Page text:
estate recession. Local residents assume this is because the mansionizers do not depend
on bank financing to quickly get their behemoths to market. Until the code amendments
presented to CD 5 in Studio City and Beverly Grove are adopted, these trends will
continue and will probably get worse. When the dust finally settles, few traditional
Spanish revival and Tudor homes will remain.

As a result, the tipping point for much of Los Angeles is at hand, and this is the time to
act, to share your views with Council District 5. It is better to do something now rather
than point fingers later.

(Dick Platkin is city planning consultant on the board of the Beverly Wilshire Homes
Please send questions or comments to:

Vol 9 Issue 31
Pub: Apr 19, 2011

Friday, May 6, 2011

The Infrastructure Coalition


Infrastructure Lawsuit Appeal Filed

Thursday, April 14, 2011

Infrastructure Lawsuit Appeal Filed

FOR IMMEDIATE RELEASE Contact: Sabrina Venskus

April 14, 2011 (213) 482-4200

Infrastructure Lawsuit Moves to Next Phase

An appeal was filed today by several Los Angeles community groups to overturn a Los Angeles Superior Court judge’s denial of their landmark lawsuit to force the city to produce and implement its Annual Report on Growth and Infrastructure. Superior Court Judge John Torribio ruled the City of Los Angeles need not follow mandatory duties and mitigation measures set out in its General Plan Framework Element, the City’s “land use constitution”. The appeal requesting review of the decision was filed in the Second District Court by group attorneys Sabrina Venskus and Doug Carstens. The original complaint was filed in 2008, case number L.A.S.C. BS115435.

As part of its General Plan update, the City promised to monitor and report upon its infrastructure, including public services, and population growth, and further to put building controls in place if growth was found to outpace infrastructure availability. The City has not produced and implemented an Annual Report on Growth and Infrastructure since 2000.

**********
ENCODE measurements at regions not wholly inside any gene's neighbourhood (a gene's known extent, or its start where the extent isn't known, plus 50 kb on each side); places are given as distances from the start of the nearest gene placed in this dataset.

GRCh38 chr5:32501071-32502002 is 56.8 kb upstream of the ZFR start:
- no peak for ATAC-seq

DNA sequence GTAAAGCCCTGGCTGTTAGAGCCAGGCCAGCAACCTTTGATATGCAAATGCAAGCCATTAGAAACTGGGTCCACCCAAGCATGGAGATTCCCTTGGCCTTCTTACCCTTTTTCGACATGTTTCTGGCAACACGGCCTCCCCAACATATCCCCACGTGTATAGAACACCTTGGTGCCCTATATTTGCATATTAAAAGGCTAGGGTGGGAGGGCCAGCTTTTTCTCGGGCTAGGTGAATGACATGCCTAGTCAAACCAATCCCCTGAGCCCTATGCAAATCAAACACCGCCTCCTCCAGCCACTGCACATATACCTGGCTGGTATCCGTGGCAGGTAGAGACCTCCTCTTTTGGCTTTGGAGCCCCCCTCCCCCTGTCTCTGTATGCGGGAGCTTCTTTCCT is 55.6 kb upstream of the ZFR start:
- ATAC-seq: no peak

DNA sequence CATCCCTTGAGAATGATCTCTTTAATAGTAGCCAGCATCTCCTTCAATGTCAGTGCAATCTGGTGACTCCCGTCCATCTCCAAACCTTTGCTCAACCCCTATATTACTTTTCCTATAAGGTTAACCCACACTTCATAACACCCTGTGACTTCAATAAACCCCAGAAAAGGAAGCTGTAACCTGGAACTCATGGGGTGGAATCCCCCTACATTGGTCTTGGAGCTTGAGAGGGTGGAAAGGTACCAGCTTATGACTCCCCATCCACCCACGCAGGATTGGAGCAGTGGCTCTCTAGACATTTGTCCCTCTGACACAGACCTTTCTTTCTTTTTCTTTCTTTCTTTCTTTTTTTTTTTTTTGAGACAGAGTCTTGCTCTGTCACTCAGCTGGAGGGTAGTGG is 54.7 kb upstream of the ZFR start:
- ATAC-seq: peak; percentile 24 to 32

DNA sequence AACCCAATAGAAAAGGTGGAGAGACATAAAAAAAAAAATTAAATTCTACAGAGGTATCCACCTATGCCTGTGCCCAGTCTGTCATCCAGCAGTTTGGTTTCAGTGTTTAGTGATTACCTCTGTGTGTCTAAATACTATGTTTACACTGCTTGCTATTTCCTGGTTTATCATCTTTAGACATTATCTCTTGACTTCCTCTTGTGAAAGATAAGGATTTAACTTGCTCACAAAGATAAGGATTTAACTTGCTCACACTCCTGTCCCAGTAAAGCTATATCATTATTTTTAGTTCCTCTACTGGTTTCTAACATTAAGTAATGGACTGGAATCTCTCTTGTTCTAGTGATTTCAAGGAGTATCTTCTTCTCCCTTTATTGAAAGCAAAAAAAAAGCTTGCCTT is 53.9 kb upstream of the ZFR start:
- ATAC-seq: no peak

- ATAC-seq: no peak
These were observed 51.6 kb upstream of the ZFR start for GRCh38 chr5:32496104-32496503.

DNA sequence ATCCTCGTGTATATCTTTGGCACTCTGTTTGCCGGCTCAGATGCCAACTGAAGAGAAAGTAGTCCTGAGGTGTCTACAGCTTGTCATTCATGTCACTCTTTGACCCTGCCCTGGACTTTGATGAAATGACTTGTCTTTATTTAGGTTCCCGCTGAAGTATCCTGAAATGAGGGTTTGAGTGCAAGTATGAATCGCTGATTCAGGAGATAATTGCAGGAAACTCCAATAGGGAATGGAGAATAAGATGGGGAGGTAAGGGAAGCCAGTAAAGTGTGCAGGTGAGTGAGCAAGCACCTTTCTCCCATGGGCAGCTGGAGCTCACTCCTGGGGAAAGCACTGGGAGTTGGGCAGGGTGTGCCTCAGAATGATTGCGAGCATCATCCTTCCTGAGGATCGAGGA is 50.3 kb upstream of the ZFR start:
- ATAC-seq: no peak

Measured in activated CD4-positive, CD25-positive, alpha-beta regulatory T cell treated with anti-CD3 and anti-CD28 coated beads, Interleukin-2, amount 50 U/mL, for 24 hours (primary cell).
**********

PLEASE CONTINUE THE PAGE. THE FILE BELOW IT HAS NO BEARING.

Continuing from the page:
“With fire services being cut, police hiring being frozen, roads deteriorating, libraries schedules being cut, park staff and hours being cut, traffic gridlock, water main breaks occurring and water rationing put into effect, there is little doubt that the infrastructure is more than threatened – it is collapsing,” said Lucille Saunders of the La Brea Willoughby-Coalition, one of the groups suing. “ Now we know why.

Many of the city’s community plans clearly describe the required monitoring and mitigation set forth in the General Plan. Those community plans state:

“…if this monitoring finds that population in the Plan area is occurring faster than projected; and, that infrastructure resource capacities are threatened, particularly critical ones such as water and sewerage; and, that there is not a clear commitment to at least begin the necessary improvements within twelve months; then building controls should be put into effect, for all or portions of the West Los Angeles Community, until land use designations for the Community Plan and corresponding zoning are revised to limit development.”

The City provided further clarity in their mitigation program for the General Plan. It states:

“Lastly, the policy requires that type, amount and location of development be correlated with the provision of adequate supporting infrastructure and services”

Unfortunately, the City has failed to implement its own mandated policy, resulting in the predictable: existing residents and businesses are dealing with an utterly dysfunctional government that fails to improve its infrastructure and provide adequate public safety services.

Jim O’Sullivan of Fix the City, another group involved in the suit, stated: “We will pursue this lawsuit as far as necessary to force the city to do its job as required by law. The city’s failure to ensure adequate infrastructure is costing us police and fire coverage and putting public safety at risk. We just are not going to let that happen.” ###